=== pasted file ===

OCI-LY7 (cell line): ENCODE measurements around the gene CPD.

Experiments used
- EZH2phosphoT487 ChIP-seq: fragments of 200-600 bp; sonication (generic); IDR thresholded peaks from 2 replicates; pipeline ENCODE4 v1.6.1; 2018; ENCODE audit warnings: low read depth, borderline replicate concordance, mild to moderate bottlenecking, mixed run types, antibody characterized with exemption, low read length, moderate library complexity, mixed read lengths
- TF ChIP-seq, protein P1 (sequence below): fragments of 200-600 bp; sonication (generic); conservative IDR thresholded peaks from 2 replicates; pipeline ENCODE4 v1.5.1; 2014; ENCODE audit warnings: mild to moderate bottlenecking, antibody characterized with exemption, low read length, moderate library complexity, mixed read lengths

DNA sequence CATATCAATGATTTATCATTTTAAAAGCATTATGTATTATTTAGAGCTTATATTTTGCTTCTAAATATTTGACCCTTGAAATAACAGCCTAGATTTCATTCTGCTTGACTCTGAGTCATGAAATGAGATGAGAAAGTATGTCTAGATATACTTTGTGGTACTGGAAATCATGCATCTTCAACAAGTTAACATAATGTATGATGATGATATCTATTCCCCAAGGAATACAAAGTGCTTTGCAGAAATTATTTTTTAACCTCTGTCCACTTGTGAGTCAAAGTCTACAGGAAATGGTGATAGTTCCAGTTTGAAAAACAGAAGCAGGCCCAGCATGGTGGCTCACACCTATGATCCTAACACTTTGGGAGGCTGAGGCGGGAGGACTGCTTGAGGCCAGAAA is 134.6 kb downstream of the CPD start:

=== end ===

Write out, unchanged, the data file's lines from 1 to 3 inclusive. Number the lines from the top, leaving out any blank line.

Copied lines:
OCI-LY7 (cell line): ENCODE measurements around the gene CPD.

Experiments used
- EZH2phosphoT487 ChIP-seq: fragments of 200-600 bp; sonication (generic); IDR thresholded peaks from 2 replicates; pipeline ENCODE4 v1.6.1; 2018; ENCODE audit warnings: low read depth, borderline replicate concordance, mild to moderate bottlenecking, mixed run types, antibody characterized with exemption, low read length, moderate library complexity, mixed read lengths